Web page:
California Partnership for Long Term Care

What You Need to Know

We never want to think about the possibility that we’ll one day need help with getting dressed, eating or bathing. But when daily activities become difficult and you or a loved one need long-term careCare given to someone who can no longer perform activities of daily living. because of a chronic physical condition, such as arthritis or Parkinson's disease, or a degenerative mental disease, such as Alzheimer's, who will pay for this care?

We have calculators to help you understand the financial costs, but you also have to weigh the human costs of time, emotional stress and suffering. There’s no amount of planning or money that will remove all of these problems, but simple advance planning can significantly reduce some of these challenges.

Long-term care can be very expensive and many people will use long-term care for an extended period of time (one year or more). Nearly half (45%) of  the people 65 years of age and older, who go into a nursing home, will spend between $94,900 for one year of care and $474,500 (in year 2014 dollars) for almost 5 years of care and nearly 12% of people will spend even more.  And you shouldn’t forget that before most people enter a nursing home, they have already struggled for years with the cost of long-term care in their own homes.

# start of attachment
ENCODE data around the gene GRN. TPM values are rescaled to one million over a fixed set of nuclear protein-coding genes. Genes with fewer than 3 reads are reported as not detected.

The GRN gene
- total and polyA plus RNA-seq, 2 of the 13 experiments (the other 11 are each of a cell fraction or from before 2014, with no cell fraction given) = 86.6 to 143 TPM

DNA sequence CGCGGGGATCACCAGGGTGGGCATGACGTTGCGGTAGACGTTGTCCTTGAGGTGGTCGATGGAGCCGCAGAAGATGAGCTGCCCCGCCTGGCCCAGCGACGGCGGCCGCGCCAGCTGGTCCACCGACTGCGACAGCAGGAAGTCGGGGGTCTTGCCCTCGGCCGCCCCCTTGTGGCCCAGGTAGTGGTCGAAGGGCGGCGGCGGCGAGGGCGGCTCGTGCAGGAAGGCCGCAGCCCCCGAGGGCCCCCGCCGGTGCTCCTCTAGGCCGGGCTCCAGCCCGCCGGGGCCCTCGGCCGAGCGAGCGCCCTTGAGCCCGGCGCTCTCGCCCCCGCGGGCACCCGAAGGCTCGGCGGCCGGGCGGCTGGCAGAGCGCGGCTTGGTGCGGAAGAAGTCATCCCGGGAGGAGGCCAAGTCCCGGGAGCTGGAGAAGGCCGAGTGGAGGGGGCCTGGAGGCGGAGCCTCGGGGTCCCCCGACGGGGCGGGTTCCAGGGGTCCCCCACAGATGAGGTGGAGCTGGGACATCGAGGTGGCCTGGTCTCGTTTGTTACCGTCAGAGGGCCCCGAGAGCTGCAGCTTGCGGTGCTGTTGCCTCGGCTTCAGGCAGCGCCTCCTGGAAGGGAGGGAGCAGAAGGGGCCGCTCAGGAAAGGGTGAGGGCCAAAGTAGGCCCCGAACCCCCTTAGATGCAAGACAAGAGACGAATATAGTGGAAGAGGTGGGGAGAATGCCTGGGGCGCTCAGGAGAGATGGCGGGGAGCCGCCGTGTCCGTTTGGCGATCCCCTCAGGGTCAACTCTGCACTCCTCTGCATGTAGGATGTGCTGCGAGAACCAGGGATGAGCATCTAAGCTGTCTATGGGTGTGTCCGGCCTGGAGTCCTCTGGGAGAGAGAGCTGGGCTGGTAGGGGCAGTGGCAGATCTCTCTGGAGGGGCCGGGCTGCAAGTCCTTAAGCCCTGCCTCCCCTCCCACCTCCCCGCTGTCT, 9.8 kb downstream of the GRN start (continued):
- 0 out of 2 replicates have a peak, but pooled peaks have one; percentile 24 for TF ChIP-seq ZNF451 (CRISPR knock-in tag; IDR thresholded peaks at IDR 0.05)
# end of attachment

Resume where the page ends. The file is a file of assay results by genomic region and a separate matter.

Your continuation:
• Nursing home costs in California averaged $260 a day in 2014
  • Average Statewide annual cost of care in California is $94,950

The U.S. Department of Health and Human Services, Center for Disease Control and Prevention, National Center for Health Statistics, National Nursing Home Survey: 2004 Overview, reports the following nursing home length of stay breakdowns;

  • 43.6% of people will have a stay of less than 1 year
  • 31.1% of people will have a stay of from 1 to less than 3 years
  • 13.7% of people will have a stay of from 3 years to less than 5 year
  • 11.6% of people will have a stay of 5 years or more

The possibility of needing long-term care is something most of us would rather not think about. Yet, 70% of people will need some form of long-term care at some point in their lives, according to the U.S. Department of Health and Human Services, Administration of community Living, National Long-Term Care Clearinghouse.




Click here for the calculator tools.


Watch the video: A Personal Story - Bill Galston and his wife